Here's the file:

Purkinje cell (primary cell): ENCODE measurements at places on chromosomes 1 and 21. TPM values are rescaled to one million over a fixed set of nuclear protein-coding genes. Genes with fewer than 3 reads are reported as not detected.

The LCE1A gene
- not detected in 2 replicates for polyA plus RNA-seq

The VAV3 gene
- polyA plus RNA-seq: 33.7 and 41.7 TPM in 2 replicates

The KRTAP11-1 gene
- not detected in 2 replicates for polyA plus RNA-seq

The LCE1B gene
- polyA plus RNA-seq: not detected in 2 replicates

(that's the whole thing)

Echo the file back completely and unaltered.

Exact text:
Purkinje cell (primary cell): ENCODE measurements at places on chromosomes 1 and 21. TPM values are rescaled to one million over a fixed set of nuclear protein-coding genes. Genes with fewer than 3 reads are reported as not detected.

The LCE1A gene
- not detected in 2 replicates for polyA plus RNA-seq

The VAV3 gene
- polyA plus RNA-seq: 33.7 and 41.7 TPM in 2 replicates

The KRTAP11-1 gene
- not detected in 2 replicates for polyA plus RNA-seq

The LCE1B gene
- polyA plus RNA-seq: not detected in 2 replicates